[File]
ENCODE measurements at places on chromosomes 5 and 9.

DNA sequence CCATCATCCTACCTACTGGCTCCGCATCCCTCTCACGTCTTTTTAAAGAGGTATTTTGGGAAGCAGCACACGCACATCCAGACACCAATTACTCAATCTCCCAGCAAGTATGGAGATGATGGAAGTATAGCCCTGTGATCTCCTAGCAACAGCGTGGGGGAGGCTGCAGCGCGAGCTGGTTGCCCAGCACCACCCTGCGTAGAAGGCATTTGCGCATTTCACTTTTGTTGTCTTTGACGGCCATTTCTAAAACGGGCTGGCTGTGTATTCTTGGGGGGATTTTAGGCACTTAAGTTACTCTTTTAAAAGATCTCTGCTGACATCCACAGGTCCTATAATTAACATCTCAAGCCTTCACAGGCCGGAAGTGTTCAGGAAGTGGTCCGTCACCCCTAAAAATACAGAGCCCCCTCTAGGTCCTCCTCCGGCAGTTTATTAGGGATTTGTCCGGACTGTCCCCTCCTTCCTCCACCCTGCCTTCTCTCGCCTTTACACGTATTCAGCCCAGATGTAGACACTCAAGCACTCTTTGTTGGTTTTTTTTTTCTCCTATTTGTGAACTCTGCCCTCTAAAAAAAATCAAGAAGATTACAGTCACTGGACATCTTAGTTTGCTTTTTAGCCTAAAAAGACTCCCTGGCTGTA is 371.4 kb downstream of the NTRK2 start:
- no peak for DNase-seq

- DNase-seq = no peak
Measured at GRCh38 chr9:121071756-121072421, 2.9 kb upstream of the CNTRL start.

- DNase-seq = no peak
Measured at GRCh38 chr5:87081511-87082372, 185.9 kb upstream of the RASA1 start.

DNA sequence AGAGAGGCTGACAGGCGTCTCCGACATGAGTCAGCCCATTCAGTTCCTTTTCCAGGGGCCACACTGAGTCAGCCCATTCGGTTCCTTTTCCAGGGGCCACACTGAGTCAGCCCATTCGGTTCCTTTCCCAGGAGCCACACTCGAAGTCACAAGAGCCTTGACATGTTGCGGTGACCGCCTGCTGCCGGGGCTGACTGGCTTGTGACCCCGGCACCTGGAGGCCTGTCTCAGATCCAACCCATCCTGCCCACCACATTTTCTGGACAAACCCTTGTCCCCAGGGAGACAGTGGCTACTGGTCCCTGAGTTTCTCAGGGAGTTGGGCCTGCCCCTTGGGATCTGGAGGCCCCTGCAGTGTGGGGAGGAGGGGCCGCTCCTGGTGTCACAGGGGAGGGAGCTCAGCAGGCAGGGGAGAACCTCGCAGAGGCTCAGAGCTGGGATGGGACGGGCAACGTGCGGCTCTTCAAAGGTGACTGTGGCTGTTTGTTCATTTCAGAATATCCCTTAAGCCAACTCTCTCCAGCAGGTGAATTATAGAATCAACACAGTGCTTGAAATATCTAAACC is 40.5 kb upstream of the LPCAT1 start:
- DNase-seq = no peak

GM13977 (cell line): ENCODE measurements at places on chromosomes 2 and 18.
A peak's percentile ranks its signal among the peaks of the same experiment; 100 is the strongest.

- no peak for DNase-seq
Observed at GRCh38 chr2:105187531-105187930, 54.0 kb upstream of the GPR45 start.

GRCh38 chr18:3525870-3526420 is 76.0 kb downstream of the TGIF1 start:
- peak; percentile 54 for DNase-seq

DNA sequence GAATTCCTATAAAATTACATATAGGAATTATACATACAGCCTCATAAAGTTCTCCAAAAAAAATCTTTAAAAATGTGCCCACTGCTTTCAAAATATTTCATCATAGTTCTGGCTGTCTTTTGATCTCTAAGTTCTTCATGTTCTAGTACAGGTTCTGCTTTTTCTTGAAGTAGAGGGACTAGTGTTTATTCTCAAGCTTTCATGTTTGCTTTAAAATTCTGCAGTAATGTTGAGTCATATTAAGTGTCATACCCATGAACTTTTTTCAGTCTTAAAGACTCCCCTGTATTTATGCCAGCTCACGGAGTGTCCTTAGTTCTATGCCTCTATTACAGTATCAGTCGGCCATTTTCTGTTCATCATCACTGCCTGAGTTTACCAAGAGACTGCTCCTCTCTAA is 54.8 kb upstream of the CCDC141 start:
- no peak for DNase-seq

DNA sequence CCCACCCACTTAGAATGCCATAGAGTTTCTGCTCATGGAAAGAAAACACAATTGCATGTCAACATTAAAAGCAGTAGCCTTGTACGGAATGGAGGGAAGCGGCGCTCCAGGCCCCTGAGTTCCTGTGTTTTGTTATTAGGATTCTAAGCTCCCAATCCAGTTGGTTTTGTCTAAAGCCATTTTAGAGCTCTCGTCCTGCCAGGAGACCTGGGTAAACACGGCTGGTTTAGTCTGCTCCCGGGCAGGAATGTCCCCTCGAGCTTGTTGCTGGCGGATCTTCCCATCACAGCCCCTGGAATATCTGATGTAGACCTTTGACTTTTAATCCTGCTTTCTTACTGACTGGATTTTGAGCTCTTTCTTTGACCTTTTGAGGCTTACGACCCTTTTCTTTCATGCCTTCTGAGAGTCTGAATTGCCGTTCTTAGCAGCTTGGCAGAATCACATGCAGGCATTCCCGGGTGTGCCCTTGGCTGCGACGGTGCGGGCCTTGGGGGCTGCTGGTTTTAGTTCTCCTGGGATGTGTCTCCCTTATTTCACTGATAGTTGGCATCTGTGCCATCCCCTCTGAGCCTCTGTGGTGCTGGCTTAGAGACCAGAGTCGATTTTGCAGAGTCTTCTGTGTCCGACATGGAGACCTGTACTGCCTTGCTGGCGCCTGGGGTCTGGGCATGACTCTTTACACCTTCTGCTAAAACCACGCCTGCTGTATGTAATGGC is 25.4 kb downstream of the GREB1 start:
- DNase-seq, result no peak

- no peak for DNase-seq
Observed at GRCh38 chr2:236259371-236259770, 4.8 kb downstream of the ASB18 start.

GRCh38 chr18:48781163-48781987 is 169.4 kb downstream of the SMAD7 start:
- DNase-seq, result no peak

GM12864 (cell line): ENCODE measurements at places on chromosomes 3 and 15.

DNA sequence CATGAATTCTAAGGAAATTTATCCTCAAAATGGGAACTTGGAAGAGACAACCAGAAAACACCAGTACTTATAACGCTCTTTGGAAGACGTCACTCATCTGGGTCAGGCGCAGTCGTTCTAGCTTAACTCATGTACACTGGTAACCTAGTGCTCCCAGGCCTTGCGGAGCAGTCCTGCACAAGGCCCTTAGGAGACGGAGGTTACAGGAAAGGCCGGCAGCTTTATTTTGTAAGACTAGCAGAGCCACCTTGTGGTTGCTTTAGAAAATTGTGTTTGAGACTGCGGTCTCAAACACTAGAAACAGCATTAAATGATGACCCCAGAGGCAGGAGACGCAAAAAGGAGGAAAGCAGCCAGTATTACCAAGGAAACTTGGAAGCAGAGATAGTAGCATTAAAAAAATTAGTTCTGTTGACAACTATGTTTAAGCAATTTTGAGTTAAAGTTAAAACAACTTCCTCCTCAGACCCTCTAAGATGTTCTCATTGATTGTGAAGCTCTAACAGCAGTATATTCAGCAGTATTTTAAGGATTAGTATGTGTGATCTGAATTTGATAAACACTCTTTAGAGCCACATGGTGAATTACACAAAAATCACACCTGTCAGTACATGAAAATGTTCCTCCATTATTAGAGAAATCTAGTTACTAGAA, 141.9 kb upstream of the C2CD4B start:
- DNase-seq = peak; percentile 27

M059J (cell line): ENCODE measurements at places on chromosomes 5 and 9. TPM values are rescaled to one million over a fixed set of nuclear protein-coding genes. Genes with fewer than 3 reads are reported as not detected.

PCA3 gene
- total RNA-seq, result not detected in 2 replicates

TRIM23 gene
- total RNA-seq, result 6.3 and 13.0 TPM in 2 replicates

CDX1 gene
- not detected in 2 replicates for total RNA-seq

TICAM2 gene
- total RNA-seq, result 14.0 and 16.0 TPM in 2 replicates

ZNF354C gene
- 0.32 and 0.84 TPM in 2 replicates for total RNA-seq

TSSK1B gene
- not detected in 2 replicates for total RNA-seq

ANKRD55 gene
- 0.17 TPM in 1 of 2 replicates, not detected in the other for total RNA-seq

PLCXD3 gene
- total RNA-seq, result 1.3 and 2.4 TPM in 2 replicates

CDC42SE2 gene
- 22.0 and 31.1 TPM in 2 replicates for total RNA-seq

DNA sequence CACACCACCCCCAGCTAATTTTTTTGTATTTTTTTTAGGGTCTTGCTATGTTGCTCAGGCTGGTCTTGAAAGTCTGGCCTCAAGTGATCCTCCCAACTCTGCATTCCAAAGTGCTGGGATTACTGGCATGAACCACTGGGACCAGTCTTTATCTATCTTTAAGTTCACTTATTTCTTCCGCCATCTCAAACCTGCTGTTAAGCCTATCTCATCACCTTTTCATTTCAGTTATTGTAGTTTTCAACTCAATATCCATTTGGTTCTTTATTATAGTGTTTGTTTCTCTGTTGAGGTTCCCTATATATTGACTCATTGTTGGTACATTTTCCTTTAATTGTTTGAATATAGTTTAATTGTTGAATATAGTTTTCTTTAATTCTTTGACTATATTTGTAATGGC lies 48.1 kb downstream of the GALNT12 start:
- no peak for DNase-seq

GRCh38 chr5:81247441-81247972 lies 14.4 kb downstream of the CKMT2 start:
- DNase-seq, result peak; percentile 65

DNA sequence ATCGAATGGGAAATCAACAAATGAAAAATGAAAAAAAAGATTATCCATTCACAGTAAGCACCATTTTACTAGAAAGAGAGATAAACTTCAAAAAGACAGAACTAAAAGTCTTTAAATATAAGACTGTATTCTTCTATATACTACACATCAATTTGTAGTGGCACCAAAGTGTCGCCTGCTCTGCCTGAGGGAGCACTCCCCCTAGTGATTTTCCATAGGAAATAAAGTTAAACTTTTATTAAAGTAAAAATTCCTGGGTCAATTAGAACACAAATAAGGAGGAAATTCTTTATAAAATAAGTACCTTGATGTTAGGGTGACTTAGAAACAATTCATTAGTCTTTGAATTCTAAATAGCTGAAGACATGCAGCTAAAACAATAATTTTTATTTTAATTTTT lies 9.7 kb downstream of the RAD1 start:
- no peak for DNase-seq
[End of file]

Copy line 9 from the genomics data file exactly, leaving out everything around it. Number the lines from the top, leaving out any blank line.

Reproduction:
- DNase-seq = no peak